Security presents a performance trade-off in IIS 5.0. Activating security settings in IIS or Win2K enables features that IIS or Win2K must monitor or act on. Security adds a layer of overhead to every task it affects. If you don't need more than anonymous security, don't enable other types of security, such as Secure Sockets Layer (SSL).

Security shows up in many places. Win2K, IIS, COM+, and SSL all have settings you can manipulate to make your system more or less secure. You need to understand how much security your system requires and how that level of security will affect your system's performance. For example, the test team in a lab where I work found that a particular application that uses Visual Basic (VB) and ASP could serve 250 pages per second. Changing just one security setting in COM+ increased the performance to 950 to 1000 pages per second.

File Sharing
You can use Win2K's File Sharing feature to improve IIS 5.0 performance by changing a File Sharing setting for the network adapter that handles incoming HTTP requests. To make this change, go to the Start, Settings, Network and Dial-up Connections window, which Figure 2 shows. Then, right-click the connection you want to change and select Properties. On the Server Optimization tab, select Maximize data throughput for network applications, as Figure 3 shows, then click OK. This setting optimizes Win2K's memory usage for network applications that perform caching, such as Microsoft SQL Server and IIS. The setting also prevents Win2K from swapping the IIS working set from memory to disk when Win2K memory runs low. Preventing such a swap can dramatically improve performance. On a server that has multiple adapters (i.e., a multihoming server), you can adjust the File Sharing settings for each connection that you use.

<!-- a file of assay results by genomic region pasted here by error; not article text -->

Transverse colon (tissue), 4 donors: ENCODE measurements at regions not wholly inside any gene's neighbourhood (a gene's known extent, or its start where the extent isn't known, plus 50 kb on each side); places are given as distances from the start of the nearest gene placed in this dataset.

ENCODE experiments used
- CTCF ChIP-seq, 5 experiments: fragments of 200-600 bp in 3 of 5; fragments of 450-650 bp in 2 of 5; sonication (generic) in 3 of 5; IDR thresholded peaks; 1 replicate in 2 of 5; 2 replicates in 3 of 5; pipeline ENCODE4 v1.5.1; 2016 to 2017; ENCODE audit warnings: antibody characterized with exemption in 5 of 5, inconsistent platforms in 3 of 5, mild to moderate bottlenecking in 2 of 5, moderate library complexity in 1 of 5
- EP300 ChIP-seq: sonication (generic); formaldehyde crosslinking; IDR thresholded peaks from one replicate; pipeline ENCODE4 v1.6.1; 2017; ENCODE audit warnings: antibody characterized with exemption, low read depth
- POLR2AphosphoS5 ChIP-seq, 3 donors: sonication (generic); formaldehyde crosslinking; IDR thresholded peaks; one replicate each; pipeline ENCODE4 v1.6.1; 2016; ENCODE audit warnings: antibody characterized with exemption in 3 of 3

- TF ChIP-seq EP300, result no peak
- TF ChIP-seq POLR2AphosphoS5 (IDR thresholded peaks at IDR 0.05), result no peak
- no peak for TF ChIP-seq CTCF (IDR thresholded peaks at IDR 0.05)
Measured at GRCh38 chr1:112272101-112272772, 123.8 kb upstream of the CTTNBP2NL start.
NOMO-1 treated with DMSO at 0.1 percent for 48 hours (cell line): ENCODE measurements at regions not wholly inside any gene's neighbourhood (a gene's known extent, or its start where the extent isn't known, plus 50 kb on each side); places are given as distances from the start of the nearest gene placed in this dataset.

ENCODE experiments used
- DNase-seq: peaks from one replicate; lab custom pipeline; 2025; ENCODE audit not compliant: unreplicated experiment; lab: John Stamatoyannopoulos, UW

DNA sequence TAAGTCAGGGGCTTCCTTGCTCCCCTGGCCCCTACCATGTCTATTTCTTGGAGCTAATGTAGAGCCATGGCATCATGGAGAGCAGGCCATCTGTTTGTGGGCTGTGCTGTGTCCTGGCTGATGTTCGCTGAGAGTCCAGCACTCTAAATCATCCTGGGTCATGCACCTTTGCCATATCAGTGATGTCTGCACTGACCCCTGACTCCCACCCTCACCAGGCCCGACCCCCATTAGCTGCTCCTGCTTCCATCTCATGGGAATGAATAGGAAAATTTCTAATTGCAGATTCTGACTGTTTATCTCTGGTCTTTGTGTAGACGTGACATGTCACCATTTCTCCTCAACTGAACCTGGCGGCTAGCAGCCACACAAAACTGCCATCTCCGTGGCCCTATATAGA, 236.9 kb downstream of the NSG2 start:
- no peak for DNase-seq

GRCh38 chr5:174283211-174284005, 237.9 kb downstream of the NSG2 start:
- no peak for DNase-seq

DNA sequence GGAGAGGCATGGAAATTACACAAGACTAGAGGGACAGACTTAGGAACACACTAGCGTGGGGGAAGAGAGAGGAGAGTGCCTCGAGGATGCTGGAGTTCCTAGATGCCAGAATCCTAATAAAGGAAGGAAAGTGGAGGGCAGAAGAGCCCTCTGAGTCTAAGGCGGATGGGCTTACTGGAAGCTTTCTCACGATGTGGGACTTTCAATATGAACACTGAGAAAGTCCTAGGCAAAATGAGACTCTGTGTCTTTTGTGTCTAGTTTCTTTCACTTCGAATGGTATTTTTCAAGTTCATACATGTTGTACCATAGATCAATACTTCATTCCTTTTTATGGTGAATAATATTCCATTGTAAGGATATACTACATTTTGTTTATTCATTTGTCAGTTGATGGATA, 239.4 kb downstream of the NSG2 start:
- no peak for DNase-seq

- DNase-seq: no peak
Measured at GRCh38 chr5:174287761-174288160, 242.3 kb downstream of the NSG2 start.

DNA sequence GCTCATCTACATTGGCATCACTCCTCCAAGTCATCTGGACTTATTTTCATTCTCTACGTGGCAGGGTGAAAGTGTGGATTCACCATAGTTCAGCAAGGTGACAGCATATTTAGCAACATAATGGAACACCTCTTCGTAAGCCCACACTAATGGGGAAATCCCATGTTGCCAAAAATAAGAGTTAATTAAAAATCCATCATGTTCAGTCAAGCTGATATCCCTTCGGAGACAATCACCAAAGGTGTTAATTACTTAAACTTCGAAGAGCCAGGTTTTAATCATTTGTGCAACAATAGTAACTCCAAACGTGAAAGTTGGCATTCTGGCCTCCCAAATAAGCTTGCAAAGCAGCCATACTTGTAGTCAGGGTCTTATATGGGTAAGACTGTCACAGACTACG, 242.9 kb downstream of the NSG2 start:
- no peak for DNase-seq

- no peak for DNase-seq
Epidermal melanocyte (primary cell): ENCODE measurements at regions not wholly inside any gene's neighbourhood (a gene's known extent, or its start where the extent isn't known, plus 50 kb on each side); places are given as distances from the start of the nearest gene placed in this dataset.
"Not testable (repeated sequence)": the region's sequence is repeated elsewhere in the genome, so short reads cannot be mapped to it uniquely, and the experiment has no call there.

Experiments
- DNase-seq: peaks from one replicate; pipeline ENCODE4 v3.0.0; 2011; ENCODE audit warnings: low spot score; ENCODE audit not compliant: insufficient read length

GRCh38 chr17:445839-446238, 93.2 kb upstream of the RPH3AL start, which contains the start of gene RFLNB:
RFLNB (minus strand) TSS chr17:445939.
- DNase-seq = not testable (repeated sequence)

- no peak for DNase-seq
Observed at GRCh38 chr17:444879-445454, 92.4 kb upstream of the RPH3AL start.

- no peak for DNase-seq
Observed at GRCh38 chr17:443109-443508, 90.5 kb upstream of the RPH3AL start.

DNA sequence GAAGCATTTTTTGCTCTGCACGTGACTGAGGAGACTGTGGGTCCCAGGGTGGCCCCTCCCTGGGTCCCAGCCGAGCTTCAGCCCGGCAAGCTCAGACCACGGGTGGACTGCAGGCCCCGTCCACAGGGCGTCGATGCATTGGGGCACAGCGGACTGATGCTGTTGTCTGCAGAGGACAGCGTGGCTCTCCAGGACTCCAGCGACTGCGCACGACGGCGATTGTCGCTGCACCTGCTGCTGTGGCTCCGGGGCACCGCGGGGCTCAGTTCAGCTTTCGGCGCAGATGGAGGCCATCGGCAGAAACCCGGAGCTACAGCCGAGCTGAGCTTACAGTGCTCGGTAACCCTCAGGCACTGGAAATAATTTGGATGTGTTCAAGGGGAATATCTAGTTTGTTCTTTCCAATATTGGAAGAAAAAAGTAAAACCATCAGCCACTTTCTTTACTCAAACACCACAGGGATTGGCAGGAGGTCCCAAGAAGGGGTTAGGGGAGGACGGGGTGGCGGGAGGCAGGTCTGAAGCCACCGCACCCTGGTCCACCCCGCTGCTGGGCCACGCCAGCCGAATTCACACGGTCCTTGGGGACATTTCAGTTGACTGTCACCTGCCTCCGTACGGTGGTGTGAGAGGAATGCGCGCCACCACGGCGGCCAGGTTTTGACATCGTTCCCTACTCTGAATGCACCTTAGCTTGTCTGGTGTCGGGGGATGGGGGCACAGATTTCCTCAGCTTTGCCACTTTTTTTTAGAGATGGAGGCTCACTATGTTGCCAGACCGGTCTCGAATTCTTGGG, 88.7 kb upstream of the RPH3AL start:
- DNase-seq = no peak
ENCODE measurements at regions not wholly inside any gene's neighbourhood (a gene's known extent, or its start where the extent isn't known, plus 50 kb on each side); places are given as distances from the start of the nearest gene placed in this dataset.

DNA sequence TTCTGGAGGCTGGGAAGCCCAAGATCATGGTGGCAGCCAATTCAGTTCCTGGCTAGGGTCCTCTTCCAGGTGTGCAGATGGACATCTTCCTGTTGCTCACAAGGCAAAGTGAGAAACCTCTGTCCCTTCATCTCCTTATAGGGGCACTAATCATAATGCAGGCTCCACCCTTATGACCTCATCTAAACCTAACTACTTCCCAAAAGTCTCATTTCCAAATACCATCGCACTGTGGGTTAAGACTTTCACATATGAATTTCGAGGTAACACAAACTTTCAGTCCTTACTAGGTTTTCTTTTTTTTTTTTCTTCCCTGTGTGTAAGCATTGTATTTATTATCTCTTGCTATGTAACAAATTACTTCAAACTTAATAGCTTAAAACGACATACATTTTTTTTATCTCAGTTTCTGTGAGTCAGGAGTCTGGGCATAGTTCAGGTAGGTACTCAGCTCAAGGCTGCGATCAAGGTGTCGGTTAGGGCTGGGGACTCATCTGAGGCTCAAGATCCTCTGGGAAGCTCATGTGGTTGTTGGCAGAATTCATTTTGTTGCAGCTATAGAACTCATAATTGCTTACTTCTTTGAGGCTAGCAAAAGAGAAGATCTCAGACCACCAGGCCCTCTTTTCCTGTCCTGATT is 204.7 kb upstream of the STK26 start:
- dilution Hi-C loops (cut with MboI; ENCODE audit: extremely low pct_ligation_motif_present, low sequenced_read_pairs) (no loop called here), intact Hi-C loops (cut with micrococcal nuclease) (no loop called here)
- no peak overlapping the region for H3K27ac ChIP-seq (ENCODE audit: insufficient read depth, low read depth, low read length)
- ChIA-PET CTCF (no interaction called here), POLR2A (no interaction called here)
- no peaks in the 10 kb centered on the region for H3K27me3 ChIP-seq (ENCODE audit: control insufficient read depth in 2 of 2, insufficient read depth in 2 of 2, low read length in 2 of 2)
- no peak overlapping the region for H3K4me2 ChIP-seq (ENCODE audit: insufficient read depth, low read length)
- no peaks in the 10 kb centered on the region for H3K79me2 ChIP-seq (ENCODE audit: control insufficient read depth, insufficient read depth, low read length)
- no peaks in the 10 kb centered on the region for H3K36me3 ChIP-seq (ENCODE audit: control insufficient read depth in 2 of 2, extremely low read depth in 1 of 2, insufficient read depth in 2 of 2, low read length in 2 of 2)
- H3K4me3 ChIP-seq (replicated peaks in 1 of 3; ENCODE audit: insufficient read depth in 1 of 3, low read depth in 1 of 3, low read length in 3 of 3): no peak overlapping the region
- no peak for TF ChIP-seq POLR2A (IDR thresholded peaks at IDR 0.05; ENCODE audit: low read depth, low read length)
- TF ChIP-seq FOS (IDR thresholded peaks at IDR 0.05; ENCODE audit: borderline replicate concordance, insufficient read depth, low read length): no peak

The Hardware Factor
Hardware can have a significant effect on IIS 5.0's performance. A team working at a Microsoft lab tested various hardware combinations for IIS Web servers. The team compared IIS performance on sophisticated servers with a lot of memory (512MB), fast disks, and multiple CPUs to IIS performance on servers with smaller amounts of memory (128MB), standard IDE disks, and multiple CPUs. The best-performing Web servers were those that had multiple fast CPUs. Neither the amount of memory, nor the type of disk interface (e.g., SCSI, IDE), nor the processor speed had a major effect on IIS performance. These findings mean that you can achieve dramatic performance gains by adding processors. If you use Network Load Balancing (NLB) or a hardware solution (e.g., a router that provides round-robin DNS switching), you can improve performance by adding more machines.

Test labs and real-world experience with IIS 5.0 implementations on Win2K show that using the default settings and selectively changing only certain parameters will result in the best performance. Don't change the default settings for your system's network interface until you've tested your system's performance and can measure precisely how each change affects performance.